Pilate Washing his Hands

Albrecht Dürer
Pilate Washing his Hands

An original Albrecht Dürer engraving.


Original engraving printed in black ink on laid paper.

Dated and signed with the artist’s monogram in the plate upper right.

A superb 16th century/lifetime Meder “a” (of “c”) impression, printed with rich contrasts throughout, the architecture jet-black.  One of fifteen plates comprising the Engraved Passion.

Catalog: Bartsch 11; Dodgson 60; Panofsky 118; Meder 11.a; Strauss 63; Schoch/Mende/Scherbaum 53

The Engraved Passion is composed of fifteen engravings.  Five were engraved between 1507 and 1511 and the remaining ten in 1512. Unlike the woodcut books, the Passion engravings were not accompanied by text, but from Dürer’s Netherlands diary, we know that he customarily sold them as a set. Dürer’s engravings are more somber and restrained in their presentation of Christ’s passion than either the large or small woodcut versions.  The fineness of the engraved lines enabled Dürer to suggest in these scenes an almost spiritual light. The same fineness also made possible a greater exploration of facial expression, thereby expanding psychological dimensions.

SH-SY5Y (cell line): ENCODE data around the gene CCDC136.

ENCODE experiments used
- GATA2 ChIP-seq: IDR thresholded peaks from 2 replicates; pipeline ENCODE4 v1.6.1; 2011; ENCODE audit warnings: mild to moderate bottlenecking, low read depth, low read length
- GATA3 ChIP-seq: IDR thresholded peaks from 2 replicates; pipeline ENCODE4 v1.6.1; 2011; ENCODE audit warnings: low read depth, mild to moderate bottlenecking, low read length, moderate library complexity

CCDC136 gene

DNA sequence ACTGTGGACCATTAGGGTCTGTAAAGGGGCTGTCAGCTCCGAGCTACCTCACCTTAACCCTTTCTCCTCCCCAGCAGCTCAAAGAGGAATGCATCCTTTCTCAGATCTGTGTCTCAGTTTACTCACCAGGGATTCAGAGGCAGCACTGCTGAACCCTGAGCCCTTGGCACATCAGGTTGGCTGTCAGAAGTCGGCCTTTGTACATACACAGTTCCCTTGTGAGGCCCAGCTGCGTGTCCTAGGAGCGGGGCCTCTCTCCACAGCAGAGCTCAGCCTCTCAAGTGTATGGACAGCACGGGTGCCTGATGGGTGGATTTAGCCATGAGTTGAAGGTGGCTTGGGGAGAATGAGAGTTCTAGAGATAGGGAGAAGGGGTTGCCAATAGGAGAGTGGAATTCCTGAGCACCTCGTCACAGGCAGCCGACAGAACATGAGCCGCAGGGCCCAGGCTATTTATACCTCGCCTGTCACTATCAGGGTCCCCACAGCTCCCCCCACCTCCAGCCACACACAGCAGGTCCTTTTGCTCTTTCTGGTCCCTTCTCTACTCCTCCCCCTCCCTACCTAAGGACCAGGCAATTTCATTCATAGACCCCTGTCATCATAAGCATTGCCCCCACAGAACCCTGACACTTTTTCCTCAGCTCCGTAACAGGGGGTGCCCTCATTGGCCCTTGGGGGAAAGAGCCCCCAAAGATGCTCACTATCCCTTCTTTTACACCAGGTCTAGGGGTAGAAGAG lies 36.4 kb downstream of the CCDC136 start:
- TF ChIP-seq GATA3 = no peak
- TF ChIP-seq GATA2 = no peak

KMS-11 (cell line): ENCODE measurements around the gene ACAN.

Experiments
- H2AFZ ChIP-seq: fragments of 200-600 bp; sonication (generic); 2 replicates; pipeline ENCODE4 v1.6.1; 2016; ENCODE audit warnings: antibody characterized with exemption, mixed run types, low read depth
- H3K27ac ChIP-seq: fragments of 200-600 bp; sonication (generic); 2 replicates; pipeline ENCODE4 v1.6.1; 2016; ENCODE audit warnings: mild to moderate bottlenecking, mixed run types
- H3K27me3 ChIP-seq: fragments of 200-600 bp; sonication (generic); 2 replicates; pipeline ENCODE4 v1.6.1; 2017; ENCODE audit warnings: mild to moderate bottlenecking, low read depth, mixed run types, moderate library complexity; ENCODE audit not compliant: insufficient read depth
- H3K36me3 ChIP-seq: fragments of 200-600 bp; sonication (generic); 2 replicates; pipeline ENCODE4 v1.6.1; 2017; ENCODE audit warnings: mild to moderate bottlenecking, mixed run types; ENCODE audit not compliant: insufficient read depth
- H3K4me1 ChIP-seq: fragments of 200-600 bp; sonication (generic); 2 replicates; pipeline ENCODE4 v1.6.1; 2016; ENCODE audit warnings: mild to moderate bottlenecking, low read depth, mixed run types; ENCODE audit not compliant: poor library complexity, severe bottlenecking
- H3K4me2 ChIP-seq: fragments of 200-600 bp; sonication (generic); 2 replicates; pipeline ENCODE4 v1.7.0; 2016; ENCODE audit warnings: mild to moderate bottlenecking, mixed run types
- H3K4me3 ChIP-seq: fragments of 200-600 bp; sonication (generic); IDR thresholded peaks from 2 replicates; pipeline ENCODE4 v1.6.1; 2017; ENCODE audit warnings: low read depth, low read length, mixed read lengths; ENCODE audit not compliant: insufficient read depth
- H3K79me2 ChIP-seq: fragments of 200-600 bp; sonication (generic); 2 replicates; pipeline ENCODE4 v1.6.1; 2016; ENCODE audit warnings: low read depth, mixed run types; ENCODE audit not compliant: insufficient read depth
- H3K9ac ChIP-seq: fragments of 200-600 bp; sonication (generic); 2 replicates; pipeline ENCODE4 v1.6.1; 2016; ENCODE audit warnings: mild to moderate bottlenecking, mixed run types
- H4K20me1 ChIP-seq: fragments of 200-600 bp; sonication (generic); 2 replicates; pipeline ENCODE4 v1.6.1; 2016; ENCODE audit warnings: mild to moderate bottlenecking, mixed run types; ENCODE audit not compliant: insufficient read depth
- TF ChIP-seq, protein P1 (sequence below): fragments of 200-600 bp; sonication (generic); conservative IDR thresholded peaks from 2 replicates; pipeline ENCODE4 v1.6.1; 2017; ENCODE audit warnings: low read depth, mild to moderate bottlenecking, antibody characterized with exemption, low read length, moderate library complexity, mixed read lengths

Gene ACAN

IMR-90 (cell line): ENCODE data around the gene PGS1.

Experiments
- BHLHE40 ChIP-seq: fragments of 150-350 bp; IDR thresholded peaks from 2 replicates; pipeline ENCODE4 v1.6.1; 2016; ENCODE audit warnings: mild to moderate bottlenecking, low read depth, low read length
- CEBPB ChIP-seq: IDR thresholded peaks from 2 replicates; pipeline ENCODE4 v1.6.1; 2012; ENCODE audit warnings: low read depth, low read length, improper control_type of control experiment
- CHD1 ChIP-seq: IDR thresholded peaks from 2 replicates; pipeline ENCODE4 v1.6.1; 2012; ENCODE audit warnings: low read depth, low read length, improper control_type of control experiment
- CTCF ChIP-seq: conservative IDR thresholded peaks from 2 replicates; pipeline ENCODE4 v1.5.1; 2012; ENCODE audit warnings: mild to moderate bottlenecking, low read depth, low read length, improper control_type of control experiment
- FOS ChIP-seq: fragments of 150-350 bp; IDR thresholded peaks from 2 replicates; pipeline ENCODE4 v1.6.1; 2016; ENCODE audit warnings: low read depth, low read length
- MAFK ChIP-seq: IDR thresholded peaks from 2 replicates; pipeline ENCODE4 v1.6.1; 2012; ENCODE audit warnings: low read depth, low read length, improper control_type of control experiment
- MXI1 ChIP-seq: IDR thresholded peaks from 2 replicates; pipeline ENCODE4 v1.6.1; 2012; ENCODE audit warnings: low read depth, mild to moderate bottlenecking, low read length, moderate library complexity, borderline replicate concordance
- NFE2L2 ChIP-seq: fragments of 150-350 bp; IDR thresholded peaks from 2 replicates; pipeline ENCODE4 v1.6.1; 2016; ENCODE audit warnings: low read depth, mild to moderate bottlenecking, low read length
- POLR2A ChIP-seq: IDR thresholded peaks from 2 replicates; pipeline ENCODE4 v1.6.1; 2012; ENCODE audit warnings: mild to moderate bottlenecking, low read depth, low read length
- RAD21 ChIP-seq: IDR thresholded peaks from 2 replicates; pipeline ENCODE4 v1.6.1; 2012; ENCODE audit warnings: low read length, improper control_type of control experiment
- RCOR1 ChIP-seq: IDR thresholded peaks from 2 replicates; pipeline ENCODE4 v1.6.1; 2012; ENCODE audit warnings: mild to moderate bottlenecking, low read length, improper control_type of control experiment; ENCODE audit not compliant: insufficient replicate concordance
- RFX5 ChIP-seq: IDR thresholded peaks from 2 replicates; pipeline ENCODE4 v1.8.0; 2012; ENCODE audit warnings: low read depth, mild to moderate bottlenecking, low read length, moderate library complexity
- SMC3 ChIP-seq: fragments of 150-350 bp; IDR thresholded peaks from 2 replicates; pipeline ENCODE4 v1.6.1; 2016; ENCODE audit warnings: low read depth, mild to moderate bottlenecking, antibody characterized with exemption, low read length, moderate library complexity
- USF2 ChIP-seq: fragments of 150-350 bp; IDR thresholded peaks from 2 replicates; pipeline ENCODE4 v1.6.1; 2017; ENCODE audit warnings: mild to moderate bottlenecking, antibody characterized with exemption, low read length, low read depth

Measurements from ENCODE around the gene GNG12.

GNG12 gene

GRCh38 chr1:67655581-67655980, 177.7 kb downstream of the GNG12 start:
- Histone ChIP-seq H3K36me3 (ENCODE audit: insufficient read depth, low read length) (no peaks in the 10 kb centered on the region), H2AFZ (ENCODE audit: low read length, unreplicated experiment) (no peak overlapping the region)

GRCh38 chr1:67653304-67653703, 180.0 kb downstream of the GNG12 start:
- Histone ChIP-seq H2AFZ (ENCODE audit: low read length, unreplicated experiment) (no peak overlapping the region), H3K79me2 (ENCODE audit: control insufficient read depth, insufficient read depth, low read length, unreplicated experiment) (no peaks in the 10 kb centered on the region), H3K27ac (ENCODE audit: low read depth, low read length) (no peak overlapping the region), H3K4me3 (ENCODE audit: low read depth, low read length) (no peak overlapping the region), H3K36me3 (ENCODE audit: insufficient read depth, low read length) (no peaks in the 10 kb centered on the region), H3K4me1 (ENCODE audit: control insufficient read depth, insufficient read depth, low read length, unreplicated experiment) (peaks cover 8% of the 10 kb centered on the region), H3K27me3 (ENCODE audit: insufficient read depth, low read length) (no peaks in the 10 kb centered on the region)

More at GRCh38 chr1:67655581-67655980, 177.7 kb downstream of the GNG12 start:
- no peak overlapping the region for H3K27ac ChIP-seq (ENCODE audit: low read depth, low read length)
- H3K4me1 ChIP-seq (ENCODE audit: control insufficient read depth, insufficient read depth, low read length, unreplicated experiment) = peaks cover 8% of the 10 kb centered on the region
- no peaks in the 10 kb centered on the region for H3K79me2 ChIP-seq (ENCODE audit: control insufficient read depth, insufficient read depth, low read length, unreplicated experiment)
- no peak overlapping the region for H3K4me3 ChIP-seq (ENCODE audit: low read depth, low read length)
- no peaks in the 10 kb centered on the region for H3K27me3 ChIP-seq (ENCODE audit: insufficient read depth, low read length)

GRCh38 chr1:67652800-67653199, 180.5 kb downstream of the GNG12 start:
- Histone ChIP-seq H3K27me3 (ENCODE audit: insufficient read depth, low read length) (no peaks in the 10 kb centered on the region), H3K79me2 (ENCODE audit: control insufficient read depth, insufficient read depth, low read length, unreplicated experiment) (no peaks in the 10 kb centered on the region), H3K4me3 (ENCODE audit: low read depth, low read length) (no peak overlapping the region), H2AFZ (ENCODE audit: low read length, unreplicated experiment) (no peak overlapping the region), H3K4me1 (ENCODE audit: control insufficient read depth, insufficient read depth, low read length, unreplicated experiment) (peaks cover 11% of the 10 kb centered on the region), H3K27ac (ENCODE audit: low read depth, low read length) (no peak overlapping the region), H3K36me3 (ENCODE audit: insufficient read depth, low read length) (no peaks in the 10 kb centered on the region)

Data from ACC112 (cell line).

The Engraved Passion scenes have a compelling forthrightness and grandeur owing to the prominence of the participants who occupy most of the available space. The consistent placement of the figures in the foreground unifies the series. 

In this engraving Golgotha is shown in the background.  Attention is drawn primarily to the young man pouring water and clad in a most peculiar costume.  The Moorish features of this young man are akin to some examples in Dürer’s Dresden Sketchbook.